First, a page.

All polkas sound the same, right? As Frankie Yankovic sang in the 1950s: “It’s just another polka/Just another polka….”
If you believe that all polkas are alike, you have a lot to learn—and you can do so in Europe’s Musical Heritage in the Midwest: Polka, Balkan, Scandinavian Traditions, a course offered by the University of Wisconsin-Madison’s Division of Continuing Studies from September 21-November 2. Instructor Richard March will explore the variety of European musical traditions that took root in the Midwest in the 20th century.
March is a world-class authority on this subject. He’s the author of the new book “Polka Heartland: Why the Midwest Loves to Polka,” as well as the former Wisconsin State Folklorist and host of Wisconsin Public Radio’s “Down Home Dairyland.” In the course, he’ll use recordings, documents, and photographs to cover a remarkably wide range of genres and musicians. While Yankovic popularized the Slovenian-style polka, there are also distinct Polish-American, Norwegian, Croatian, and even Mexican styles.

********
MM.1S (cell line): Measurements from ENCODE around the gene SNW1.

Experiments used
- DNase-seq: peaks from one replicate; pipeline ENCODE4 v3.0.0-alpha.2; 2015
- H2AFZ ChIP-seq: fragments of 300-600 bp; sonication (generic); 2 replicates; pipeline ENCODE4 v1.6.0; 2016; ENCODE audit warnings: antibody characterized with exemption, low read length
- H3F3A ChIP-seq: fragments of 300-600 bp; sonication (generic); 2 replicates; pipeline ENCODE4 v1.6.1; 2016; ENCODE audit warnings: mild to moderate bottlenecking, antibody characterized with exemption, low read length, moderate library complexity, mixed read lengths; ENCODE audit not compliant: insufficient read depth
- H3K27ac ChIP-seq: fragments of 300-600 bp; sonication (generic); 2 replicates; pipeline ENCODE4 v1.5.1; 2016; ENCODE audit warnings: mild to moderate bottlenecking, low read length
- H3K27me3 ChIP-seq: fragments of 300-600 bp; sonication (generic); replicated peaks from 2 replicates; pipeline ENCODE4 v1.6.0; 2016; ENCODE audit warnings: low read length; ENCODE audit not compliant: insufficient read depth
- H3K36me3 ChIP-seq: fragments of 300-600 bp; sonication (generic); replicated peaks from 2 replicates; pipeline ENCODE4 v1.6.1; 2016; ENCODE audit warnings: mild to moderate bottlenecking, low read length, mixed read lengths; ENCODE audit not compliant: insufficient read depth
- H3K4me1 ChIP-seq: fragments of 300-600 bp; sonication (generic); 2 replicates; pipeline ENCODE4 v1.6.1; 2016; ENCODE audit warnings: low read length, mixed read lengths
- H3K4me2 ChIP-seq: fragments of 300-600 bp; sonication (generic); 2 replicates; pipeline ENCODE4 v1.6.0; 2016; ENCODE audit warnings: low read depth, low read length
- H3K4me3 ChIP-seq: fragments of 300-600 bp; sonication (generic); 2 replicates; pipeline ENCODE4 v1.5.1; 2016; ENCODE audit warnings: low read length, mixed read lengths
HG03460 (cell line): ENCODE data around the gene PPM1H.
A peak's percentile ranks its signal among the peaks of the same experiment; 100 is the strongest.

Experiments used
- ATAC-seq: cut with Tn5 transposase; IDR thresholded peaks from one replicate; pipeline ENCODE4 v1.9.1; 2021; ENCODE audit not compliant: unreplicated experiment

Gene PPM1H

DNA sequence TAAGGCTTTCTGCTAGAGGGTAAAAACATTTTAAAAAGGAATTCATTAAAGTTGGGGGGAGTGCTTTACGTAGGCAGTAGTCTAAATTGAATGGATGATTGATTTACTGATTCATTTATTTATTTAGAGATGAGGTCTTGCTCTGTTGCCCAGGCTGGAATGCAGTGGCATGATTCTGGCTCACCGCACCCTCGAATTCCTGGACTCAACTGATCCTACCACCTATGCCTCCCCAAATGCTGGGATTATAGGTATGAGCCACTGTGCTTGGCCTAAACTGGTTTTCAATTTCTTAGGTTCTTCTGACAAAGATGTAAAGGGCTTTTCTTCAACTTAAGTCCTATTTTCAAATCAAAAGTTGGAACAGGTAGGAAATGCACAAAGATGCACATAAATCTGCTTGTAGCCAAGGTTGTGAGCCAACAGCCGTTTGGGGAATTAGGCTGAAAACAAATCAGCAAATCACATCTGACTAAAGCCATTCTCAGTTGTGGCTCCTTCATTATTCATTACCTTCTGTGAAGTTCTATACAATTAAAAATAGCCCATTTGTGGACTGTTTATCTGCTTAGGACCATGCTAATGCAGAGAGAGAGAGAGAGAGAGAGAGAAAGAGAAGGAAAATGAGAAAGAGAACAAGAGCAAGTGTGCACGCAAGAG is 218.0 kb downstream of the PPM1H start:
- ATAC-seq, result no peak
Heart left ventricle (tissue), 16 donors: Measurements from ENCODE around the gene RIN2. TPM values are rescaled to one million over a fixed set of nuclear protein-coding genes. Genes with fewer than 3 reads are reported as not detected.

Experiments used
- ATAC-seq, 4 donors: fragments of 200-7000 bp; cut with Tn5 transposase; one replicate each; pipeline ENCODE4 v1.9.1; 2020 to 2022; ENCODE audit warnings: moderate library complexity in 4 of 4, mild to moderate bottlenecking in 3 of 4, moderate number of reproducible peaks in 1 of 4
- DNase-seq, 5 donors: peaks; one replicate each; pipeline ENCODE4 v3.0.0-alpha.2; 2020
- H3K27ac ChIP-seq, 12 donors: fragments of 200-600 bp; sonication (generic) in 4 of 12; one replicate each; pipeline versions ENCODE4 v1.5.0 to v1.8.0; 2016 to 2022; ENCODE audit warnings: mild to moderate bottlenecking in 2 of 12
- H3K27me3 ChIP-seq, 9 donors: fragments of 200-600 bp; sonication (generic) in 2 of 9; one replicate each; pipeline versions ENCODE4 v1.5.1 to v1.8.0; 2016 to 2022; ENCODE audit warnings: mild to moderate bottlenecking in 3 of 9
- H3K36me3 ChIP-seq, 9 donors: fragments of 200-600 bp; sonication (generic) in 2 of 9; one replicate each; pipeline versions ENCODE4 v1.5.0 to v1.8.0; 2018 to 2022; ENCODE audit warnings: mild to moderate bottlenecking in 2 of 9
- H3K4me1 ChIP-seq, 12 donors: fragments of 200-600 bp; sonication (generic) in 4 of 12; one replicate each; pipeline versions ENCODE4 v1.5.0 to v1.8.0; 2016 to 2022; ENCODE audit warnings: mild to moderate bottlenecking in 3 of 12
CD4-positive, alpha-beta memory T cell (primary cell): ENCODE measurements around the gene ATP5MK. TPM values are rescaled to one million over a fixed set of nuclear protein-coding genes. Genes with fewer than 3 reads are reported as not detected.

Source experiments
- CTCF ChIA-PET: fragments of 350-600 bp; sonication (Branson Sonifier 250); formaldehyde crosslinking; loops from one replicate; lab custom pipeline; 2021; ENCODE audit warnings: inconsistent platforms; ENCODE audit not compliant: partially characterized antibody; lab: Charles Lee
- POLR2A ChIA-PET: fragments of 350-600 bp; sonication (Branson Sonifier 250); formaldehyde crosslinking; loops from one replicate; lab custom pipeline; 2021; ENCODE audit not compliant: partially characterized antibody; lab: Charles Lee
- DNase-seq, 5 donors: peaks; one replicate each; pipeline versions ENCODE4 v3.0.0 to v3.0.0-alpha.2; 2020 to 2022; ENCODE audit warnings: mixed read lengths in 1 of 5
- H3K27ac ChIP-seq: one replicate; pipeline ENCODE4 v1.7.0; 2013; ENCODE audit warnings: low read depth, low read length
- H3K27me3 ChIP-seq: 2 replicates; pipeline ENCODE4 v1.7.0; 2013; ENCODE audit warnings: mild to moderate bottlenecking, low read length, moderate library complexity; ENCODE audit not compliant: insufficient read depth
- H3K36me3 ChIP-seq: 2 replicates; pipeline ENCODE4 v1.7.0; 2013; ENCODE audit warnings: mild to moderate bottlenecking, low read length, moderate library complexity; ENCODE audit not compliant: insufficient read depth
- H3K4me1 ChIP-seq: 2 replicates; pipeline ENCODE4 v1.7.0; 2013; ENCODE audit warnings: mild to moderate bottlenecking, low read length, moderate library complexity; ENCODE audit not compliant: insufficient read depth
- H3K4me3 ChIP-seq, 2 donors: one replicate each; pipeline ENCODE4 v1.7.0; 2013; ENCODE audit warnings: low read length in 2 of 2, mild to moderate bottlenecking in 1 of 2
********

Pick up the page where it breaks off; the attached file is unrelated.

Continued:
“The immigrants from Europe in the 19th century and the recent Latino immigrants to the Midwest have brought a plethora of music traditions that have either evolved here or stayed much the same, so that we have a magnificent Midwestern musical mosaic,” March says.
For more information about Europe’s Musical Heritage in the Midwest: Polka, Balkan, Scandinavian Traditions, see the video above or contact Sue Sawatske, email@example.com, 608-263-6670.